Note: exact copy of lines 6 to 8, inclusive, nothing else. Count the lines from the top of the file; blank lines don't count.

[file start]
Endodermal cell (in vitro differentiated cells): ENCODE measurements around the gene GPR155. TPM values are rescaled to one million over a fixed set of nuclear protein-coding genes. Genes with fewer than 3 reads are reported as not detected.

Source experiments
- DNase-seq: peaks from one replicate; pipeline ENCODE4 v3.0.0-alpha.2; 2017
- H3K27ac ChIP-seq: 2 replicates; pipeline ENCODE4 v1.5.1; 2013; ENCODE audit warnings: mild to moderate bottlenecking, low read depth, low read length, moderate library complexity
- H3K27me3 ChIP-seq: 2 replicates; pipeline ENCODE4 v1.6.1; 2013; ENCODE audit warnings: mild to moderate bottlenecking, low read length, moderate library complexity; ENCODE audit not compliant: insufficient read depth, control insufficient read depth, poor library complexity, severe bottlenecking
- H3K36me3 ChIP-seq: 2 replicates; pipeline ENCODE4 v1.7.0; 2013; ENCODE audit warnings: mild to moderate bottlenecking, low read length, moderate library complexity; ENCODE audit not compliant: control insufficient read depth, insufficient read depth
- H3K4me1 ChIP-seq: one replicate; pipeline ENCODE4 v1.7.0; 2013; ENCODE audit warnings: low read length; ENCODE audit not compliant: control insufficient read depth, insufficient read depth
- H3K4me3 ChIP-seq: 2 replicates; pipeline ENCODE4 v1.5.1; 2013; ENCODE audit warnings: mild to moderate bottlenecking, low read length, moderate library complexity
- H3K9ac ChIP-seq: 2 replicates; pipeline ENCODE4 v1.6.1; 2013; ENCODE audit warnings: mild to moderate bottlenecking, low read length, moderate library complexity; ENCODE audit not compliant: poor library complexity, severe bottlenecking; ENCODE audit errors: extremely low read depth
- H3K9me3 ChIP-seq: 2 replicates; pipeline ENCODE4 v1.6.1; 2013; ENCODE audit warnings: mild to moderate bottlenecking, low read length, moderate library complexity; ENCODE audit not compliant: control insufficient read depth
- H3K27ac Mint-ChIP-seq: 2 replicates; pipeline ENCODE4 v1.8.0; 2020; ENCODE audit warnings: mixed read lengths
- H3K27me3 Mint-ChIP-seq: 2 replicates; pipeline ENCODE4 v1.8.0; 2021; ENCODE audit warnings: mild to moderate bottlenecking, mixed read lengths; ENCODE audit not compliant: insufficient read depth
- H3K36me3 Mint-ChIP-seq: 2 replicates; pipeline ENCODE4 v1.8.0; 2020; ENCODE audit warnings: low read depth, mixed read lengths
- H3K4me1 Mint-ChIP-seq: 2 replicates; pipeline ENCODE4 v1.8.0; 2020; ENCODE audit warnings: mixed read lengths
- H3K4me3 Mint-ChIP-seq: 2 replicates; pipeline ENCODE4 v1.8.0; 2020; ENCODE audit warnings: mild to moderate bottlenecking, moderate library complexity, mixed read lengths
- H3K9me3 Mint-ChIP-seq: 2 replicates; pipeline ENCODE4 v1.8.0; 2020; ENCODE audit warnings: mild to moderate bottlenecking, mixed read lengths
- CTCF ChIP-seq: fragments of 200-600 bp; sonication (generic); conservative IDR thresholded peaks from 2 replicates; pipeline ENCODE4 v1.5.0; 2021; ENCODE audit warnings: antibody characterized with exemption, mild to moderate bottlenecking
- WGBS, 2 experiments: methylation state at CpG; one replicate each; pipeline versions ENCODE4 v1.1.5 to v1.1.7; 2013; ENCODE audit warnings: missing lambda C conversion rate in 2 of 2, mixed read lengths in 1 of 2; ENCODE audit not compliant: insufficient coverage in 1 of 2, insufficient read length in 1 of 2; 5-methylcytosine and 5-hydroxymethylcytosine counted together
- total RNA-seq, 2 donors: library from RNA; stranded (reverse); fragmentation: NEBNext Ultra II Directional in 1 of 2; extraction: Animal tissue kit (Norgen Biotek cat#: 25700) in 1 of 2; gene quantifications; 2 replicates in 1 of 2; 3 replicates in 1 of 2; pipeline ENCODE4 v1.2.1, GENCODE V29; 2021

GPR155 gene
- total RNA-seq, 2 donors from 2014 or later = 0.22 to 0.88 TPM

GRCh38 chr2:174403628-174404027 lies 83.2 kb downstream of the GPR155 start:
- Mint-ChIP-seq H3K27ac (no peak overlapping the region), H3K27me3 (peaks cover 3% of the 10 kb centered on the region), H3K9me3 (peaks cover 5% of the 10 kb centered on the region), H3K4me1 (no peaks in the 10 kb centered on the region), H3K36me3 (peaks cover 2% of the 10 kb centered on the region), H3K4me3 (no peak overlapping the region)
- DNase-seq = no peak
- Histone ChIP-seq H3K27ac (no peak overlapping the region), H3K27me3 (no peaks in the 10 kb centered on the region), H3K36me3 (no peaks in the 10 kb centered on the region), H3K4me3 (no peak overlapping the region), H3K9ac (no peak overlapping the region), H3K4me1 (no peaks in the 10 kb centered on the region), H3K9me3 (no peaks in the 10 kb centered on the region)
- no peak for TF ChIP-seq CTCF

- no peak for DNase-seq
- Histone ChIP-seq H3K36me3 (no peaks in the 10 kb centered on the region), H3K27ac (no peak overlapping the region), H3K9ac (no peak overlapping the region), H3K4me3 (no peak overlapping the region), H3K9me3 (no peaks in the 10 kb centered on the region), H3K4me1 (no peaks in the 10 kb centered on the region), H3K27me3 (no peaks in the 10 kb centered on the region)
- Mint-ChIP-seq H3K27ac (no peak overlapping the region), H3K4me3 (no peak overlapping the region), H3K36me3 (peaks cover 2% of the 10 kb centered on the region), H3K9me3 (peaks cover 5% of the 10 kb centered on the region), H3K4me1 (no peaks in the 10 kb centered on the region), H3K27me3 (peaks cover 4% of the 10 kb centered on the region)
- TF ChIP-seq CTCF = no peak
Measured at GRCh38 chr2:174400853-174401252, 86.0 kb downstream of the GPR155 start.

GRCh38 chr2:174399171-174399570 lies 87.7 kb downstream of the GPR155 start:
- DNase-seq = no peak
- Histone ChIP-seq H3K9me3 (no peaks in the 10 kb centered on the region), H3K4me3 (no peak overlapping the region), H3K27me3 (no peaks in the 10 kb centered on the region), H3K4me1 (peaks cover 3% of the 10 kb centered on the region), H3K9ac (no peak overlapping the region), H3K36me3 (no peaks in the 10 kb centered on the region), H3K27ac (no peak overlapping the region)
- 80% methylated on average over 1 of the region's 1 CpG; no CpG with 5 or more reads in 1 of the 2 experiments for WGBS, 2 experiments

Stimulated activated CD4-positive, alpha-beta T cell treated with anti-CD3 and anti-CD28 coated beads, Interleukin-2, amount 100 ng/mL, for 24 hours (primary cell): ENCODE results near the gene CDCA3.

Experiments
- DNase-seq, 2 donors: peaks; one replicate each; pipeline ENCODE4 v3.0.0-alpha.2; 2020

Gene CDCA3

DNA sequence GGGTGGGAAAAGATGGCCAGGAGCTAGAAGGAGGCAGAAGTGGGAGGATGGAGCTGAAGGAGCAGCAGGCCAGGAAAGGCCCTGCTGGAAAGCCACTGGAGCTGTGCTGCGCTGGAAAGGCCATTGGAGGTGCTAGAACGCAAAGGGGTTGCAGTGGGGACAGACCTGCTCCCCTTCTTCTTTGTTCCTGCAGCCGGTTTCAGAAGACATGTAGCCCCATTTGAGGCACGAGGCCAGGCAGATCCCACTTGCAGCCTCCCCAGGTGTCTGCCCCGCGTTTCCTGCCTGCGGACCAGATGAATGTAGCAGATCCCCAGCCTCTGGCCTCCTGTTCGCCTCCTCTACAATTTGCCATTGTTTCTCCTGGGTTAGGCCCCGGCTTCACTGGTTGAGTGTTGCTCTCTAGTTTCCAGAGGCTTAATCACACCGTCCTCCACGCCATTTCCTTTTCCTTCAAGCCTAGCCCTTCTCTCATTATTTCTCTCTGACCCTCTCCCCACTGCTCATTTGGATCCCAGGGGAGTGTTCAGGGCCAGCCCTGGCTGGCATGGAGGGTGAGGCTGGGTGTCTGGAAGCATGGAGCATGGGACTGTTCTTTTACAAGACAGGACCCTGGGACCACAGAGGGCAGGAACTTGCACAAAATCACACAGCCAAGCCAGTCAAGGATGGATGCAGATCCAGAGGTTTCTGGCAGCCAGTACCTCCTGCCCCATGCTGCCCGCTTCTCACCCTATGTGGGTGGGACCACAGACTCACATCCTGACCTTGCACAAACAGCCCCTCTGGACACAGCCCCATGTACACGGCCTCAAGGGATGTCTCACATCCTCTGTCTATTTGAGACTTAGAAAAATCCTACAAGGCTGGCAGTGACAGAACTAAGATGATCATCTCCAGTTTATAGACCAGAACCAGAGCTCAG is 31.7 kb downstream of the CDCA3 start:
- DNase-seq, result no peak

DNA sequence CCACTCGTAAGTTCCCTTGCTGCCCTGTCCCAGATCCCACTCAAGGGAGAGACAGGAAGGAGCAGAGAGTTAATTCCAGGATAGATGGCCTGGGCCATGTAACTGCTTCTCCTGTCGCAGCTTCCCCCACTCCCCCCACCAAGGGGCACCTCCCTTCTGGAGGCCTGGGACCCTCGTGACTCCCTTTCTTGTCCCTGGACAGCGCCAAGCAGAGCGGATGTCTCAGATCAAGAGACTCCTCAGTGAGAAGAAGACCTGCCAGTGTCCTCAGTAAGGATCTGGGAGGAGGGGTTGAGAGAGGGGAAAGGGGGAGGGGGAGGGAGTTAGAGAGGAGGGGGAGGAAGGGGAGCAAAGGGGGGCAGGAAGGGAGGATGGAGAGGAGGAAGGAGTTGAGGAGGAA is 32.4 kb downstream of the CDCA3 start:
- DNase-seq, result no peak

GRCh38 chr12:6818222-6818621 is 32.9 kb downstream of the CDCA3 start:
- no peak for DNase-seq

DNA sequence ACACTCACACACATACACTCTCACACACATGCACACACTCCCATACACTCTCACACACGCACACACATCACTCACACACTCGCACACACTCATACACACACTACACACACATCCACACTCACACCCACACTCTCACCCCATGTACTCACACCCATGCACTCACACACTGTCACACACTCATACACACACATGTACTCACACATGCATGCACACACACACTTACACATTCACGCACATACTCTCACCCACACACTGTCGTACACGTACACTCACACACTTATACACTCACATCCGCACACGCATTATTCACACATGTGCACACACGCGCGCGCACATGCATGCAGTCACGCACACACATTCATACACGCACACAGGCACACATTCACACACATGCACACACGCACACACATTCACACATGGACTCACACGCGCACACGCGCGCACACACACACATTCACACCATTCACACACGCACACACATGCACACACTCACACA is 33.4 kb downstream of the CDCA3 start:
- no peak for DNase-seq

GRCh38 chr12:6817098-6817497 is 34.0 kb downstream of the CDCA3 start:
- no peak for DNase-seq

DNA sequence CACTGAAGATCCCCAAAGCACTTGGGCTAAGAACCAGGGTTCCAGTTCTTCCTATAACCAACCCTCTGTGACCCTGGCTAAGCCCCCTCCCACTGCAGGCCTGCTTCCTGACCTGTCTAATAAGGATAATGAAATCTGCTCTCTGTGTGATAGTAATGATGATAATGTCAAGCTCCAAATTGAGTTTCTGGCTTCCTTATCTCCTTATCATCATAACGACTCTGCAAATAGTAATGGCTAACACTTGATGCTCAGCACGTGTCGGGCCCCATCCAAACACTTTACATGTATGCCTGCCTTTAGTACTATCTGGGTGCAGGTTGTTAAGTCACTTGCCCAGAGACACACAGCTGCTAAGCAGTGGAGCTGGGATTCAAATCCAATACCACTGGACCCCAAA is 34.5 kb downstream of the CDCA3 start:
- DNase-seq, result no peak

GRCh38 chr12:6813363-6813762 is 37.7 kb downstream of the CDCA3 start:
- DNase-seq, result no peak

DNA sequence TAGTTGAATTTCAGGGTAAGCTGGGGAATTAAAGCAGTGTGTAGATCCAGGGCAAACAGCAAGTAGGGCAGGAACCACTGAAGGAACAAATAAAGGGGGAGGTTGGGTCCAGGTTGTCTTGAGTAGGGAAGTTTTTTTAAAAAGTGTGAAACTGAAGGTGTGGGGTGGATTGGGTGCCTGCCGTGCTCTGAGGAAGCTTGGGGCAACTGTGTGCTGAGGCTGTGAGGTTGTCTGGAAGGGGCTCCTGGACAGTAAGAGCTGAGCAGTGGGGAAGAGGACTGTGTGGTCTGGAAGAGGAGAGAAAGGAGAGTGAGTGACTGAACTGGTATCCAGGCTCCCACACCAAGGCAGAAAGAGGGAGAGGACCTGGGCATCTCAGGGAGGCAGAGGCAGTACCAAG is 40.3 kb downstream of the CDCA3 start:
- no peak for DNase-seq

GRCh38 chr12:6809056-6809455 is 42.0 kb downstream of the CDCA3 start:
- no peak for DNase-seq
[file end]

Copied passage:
- H3K36me3 ChIP-seq: 2 replicates; pipeline ENCODE4 v1.7.0; 2013; ENCODE audit warnings: mild to moderate bottlenecking, low read length, moderate library complexity; ENCODE audit not compliant: control insufficient read depth, insufficient read depth
- H3K4me1 ChIP-seq: one replicate; pipeline ENCODE4 v1.7.0; 2013; ENCODE audit warnings: low read length; ENCODE audit not compliant: control insufficient read depth, insufficient read depth
- H3K4me3 ChIP-seq: 2 replicates; pipeline ENCODE4 v1.5.1; 2013; ENCODE audit warnings: mild to moderate bottlenecking, low read length, moderate library complexity